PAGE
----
This is the only sure-fire way to know what the unknown vulnerabilities, gaps, and weaknesses are in your client’s IT and Network Infrastructure.  In many ways, this is like conducting an angiogram on the heart.  You simply do not know where the blockages lie in the coronary arteries until you inject dye into them.  The Webcheck team is made up of top-notch Pen Testers, with years of experience.  Not only do they have the technical knowledge to quickly ascertain what is wrong, but they also have the needed business acumen to convey solutions to the client so that it is very easy to understand, and that can be deployed in just a matter of a few hours.  


Data Privacy:


Let’s face it, this is a hot button topic that is never going away.  It is going to be around for a long time to come. Now, more than ever before, consumers across the United States and even the European Union, have the powers to get answers as to what is being done with Personal Identifiable Information (PII) datasets.  This has been primarily brought on by the recent passages of both the GDPR and the CCPA.  Not only can consumers ask questions, but businesses can face audits at a whim and face some very hefty fines and penalties if they are not found to be in compliance.  Organizations of all types want to know how they can avoid all of this. Many MSPs really do not offer these compliance services, but at Webcheck Security, we can offer this to you! This will give you a huge differential advantage amongst other MSPs when it comes to your cybersecurity offerings.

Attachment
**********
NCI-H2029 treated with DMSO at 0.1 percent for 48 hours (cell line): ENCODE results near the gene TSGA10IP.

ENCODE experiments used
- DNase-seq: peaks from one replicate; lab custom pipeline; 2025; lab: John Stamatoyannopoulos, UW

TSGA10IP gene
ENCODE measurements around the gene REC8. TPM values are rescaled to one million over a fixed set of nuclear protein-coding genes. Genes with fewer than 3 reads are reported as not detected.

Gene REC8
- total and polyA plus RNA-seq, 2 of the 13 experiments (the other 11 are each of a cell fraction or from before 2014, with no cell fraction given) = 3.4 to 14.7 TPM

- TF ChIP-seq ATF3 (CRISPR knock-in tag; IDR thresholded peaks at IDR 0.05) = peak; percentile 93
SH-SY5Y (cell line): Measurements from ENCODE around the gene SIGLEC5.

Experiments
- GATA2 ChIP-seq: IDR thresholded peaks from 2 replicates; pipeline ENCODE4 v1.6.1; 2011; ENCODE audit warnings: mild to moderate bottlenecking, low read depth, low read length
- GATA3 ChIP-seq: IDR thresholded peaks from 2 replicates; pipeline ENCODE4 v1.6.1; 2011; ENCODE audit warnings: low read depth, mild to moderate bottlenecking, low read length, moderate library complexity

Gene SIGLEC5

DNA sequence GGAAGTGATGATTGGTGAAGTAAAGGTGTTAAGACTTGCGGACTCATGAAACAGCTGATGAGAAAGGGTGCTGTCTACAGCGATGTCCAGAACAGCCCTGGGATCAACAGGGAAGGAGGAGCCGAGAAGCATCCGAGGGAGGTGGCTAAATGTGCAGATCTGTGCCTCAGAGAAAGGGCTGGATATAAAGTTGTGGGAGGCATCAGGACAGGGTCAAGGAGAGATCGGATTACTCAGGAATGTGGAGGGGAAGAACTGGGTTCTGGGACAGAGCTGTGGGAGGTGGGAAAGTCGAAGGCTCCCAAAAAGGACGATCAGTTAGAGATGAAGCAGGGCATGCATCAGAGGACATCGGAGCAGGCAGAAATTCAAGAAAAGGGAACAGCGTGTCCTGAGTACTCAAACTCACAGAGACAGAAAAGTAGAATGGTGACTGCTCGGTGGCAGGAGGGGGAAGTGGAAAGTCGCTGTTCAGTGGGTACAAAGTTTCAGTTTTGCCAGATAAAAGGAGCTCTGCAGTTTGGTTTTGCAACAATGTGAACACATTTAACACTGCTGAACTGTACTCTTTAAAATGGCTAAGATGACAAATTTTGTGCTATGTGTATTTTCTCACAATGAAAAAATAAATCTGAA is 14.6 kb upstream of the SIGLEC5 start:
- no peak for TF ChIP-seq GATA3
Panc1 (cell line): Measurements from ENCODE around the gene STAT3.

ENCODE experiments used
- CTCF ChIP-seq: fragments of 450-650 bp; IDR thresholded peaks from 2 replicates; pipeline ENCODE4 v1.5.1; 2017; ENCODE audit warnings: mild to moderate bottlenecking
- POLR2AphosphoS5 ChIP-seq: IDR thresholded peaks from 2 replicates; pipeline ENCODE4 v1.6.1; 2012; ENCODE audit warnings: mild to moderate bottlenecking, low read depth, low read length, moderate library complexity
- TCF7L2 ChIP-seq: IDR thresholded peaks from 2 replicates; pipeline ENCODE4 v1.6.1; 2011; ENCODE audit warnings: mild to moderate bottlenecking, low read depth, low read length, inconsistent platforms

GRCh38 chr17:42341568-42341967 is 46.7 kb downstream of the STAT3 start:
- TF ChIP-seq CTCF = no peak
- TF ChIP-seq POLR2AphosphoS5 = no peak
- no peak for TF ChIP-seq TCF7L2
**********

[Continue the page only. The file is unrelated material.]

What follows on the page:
Digital Forensics: